If there were a subscription fee on Facebook, YouTube, Pinterest, or Google Maps, how much would people be willing to pay? A recent study from McGuffin has the answers.
Most of us use several “free” apps daily, and we take it for granted that we don’t have to pay for them. Of course, we don’t consider the “cost” of them being free to use, but that’s another story. But what if there was a subscription fee on our favourite apps? Would people pay to use them? It turns out that most would.
A recent study from McGuffin Group found out just how much some people would spend on 16 of the most widely-used apps out there, asking them what they’d pay if a subscription fee were charged. Respondents also had the chance to say that they’d pay nothing and stop using an app as well.
The results (below) paint a pretty compelling picture of value perception in the digital age. Quite surprisingly, the five apps that people are least willing to pay money for are Facebook, Messenger, Venmo, Instagram, and Twitter. How about that?
From the results, McGuffin also gleaned that women would pay 20% more than men for Google Maps, Facebook and Pinterest, and millennials would pay 78% more for Instagram and 42% more for Google Maps than baby boomers.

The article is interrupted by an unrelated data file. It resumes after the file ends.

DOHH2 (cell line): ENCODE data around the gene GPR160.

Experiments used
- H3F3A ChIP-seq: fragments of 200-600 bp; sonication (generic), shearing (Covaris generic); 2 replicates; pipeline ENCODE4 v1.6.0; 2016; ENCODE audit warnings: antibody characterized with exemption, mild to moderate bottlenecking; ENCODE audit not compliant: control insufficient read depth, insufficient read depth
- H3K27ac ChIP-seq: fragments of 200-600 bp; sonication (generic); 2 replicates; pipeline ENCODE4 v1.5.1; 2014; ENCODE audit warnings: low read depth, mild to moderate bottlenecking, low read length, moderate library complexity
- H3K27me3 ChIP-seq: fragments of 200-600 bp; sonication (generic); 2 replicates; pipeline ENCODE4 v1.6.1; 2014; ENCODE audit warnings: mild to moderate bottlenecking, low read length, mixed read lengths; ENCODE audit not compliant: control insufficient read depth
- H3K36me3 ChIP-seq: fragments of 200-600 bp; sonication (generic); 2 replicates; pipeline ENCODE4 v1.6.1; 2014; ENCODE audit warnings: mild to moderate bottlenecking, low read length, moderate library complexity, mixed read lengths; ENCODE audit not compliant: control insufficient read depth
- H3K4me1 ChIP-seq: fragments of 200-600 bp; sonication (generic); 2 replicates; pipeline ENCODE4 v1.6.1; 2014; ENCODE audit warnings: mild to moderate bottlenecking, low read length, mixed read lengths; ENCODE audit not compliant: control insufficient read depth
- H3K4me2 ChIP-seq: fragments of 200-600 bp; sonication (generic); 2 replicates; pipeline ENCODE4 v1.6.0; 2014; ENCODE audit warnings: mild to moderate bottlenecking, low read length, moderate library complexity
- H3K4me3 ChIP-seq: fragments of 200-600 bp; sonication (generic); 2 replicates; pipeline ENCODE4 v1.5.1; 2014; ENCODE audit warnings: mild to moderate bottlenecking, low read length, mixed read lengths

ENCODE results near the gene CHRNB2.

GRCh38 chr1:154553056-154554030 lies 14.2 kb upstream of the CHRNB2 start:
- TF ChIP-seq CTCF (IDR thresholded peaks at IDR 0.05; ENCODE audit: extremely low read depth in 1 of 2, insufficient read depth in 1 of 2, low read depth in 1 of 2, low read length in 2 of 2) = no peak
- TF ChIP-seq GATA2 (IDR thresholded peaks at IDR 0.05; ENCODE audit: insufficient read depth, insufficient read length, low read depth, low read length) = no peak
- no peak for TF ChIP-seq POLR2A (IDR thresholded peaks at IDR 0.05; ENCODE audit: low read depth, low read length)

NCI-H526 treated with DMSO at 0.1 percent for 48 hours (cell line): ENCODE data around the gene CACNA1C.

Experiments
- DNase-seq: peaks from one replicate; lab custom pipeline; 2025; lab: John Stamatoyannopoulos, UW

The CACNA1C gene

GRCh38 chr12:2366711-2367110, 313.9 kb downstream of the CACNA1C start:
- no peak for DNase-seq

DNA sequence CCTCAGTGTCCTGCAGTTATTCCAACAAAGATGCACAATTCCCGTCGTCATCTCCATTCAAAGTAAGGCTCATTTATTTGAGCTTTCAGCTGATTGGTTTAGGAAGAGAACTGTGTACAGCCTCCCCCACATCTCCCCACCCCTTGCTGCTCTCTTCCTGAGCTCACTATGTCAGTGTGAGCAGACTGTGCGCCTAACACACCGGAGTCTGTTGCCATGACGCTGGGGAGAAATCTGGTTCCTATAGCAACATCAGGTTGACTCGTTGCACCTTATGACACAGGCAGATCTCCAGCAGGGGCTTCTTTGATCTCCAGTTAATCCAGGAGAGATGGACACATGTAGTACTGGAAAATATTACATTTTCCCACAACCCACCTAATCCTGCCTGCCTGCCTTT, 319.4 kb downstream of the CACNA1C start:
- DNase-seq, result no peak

Who would have guessed?
Now, another hypothetical scenario: If users were to pay to use these apps, how much more income would the companies behind them make than what they do from advertising? McGuff’s team found that all nine companies for which it projected this revenue, would earn more than from advertising. And yes, this also includes Facebook, the app with the highest percentage of users reporting they wouldn’t actually pay anything for the app.
The study took place from June 14 to 15, 2019, and McGuffin surveyed 2,004 consumers through a paid online market research platform. Survey respondents ranged in age from 18 to 71 years old, and 55% were female vs 45% male. McGuffin also used the latest publicly available data from each company to project revenue from subscriptions.